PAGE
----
Racing needs a plan

September 11, 2005

MARYLAND'S SHRINKING horse racing season has prompted much talk about the need for government intervention. One imagines there may even be average citizens who, upon reading of these events, decide that they really ought to patronize Pimlico or Laurel racetracks some evening soon.

The trouble is, they can't. Maryland bans thoroughbred racing at night. That's right; the Average Joe, who generally finds himself working at 1 p.m. on weekdays, is out of luck. Is this any way to run a business?

We broach the subject of the night-racing ban - a long-standing practice meant to protect harness tracks - because it's just one example of how Maryland desperately needs a reasonable plan to deal with the industry's woes. For far too long, slot machines have been touted as the only possible cure. Not only is this wrong, but it ignores the industry's fundamental problems.

Maryland racing is worth saving. The breeding, training, and care of horses and the operation of racetracks is a multibillion-dollar business. It is a Maryland tradition on par with blue crabs and lacrosse; thousands of jobs, from concession workers to veterinarians, are dependent on it.

Last week, officials at Magna Entertainment Corp. revealed plans to reduce the number of racing days at Pimlico Race Course and Laurel Park next year. At first blush, this sounds disastrous. But it's actually a decision that was overdue. Shrinking the schedule can enlarge purses, which attracts better competition and attendance. It's no coincidence that historic Keeneland in Lexington, Ky., with its modest 32-day schedule offers the biggest purses in the country. And there isn't a single slot machine to be found there.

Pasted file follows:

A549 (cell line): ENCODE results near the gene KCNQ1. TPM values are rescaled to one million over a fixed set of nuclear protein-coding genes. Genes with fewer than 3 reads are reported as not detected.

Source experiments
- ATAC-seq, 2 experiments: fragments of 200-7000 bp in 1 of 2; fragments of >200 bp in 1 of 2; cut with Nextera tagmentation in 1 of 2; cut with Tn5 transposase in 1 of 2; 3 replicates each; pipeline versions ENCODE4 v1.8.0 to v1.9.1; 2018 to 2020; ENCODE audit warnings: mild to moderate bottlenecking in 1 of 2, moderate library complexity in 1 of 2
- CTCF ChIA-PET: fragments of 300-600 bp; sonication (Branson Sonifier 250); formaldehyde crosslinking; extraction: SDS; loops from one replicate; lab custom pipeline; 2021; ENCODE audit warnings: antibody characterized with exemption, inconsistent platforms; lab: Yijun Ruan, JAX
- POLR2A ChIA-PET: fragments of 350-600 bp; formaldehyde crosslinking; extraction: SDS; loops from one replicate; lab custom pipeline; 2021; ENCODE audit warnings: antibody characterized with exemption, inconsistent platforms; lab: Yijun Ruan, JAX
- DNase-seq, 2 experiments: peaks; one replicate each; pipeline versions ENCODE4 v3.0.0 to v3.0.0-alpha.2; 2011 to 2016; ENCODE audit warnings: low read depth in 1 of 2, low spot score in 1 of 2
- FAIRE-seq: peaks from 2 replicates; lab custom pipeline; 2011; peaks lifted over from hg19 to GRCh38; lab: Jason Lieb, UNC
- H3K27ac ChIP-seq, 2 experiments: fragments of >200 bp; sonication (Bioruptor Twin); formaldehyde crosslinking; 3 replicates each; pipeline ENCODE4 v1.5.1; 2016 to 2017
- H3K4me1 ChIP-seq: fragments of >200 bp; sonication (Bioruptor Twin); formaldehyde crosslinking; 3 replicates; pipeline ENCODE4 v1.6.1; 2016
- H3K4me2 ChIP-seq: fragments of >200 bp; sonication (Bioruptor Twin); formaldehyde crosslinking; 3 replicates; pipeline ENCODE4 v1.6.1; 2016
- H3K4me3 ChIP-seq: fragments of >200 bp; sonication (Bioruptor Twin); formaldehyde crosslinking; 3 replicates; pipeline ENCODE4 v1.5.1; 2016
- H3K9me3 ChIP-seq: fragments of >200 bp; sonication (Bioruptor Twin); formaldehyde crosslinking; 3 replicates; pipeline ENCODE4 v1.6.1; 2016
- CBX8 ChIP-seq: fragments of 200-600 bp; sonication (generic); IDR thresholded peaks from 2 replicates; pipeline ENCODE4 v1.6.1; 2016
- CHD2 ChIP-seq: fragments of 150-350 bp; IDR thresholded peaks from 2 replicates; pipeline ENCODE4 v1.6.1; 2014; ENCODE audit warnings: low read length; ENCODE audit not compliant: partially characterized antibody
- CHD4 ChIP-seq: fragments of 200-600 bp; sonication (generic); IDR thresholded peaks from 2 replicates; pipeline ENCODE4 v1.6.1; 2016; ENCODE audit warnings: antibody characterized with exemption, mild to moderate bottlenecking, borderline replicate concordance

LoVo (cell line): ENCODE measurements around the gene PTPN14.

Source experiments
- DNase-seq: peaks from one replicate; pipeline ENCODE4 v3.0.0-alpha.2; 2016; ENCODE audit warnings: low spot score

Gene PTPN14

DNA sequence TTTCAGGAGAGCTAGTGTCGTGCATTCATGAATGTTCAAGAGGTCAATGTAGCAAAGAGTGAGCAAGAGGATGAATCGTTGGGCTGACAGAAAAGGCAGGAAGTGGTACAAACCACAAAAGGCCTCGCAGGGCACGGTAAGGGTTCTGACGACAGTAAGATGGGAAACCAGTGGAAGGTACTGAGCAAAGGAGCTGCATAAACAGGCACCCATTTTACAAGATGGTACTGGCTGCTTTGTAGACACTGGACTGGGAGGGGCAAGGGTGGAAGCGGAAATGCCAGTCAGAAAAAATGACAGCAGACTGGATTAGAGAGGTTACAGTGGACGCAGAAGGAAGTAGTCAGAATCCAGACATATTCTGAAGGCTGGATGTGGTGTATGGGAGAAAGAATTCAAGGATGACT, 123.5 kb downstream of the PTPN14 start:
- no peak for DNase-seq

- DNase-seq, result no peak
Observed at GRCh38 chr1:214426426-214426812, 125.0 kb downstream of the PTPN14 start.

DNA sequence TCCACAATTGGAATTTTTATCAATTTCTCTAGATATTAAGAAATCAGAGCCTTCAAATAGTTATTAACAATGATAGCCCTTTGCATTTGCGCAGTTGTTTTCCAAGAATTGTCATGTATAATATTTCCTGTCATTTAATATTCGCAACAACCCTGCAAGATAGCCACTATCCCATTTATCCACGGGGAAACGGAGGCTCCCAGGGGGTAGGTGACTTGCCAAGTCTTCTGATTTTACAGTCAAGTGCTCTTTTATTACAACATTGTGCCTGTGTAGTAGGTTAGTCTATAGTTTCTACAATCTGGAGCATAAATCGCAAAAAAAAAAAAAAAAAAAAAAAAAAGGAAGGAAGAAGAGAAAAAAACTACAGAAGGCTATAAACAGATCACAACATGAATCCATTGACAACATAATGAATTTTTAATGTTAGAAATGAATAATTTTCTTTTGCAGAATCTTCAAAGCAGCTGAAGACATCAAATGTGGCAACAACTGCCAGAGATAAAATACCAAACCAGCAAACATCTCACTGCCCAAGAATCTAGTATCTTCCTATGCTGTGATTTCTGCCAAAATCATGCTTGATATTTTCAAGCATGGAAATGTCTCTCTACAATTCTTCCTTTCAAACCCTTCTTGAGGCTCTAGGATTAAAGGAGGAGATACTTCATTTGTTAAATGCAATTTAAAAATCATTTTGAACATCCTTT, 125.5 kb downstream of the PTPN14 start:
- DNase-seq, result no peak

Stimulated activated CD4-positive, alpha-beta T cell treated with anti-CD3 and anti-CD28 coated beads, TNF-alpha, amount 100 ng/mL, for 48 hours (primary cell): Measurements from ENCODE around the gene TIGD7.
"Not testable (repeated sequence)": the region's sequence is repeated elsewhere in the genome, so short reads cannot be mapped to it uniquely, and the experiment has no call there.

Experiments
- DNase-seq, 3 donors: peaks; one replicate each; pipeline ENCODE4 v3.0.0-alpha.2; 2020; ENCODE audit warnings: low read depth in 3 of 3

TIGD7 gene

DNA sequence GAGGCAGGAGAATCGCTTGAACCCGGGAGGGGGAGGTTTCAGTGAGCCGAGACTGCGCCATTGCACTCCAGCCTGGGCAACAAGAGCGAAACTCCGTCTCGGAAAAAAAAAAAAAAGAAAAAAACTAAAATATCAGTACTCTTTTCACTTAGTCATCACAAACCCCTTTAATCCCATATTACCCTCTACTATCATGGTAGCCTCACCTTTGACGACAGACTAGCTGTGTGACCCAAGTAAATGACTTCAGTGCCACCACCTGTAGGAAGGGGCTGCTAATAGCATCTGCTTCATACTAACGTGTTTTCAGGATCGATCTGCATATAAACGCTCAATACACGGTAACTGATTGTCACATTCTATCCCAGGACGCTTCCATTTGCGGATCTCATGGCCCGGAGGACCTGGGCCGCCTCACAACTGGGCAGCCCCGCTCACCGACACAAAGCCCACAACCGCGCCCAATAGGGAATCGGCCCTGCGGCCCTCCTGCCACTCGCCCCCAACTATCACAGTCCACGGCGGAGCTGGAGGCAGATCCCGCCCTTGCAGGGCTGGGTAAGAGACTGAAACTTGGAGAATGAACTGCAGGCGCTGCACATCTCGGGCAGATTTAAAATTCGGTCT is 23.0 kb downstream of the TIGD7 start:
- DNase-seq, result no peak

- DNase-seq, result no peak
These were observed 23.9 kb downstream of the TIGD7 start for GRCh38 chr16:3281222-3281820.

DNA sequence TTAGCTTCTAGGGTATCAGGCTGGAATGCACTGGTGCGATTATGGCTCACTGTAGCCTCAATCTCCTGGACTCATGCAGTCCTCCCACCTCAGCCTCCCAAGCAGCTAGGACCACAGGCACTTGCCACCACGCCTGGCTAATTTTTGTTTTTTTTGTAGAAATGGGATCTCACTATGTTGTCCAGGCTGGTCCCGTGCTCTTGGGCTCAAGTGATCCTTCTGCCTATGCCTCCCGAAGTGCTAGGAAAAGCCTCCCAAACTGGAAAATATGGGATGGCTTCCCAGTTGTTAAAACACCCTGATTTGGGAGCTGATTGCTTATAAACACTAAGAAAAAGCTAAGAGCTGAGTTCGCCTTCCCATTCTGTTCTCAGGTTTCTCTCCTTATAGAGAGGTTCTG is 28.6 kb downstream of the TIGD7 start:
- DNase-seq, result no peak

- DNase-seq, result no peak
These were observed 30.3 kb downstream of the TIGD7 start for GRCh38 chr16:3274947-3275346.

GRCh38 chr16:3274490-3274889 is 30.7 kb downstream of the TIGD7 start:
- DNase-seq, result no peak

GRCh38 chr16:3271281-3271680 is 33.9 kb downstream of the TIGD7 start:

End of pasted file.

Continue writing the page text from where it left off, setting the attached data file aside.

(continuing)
If Gov. Robert L. Ehrlich Jr. sees the plan as a death knell for the Preakness, he's got it all wrong. What he should be more concerned about is Magna's decision to sell its training facility in Bowie to a private developer. Without adequate stables, the value of racing to Maryland is greatly diminished. One possible answer: Create new stables to accommodate thoroughbreds at the proposed Maryland Horse Park, the multipurpose equine showplace that may be built in Cecil or Anne Arundel counties. That plan should move forward now.

Legislators are already exploring the possibility of new government subsidies for racing. The state has a long history of such handouts; however, before any more are dispensed, Mr. Ehrlich, lawmakers and horse industry leaders need to coalesce behind a single vision for racing's revival that does not depend on slot machines. Night racing, a major renovation of Pimlico, adding other forms of entertainment to tracks, better off-track betting facilities, and investments in new technology all deserve consideration.

This will not be an easy task. It will require overcoming historic differences within the horse industry. But such a meeting of the minds is long overdue. The General Assembly's repeated rejection of slots doesn't doom Maryland racing, but a failure to explore better ways to assist the industry will.

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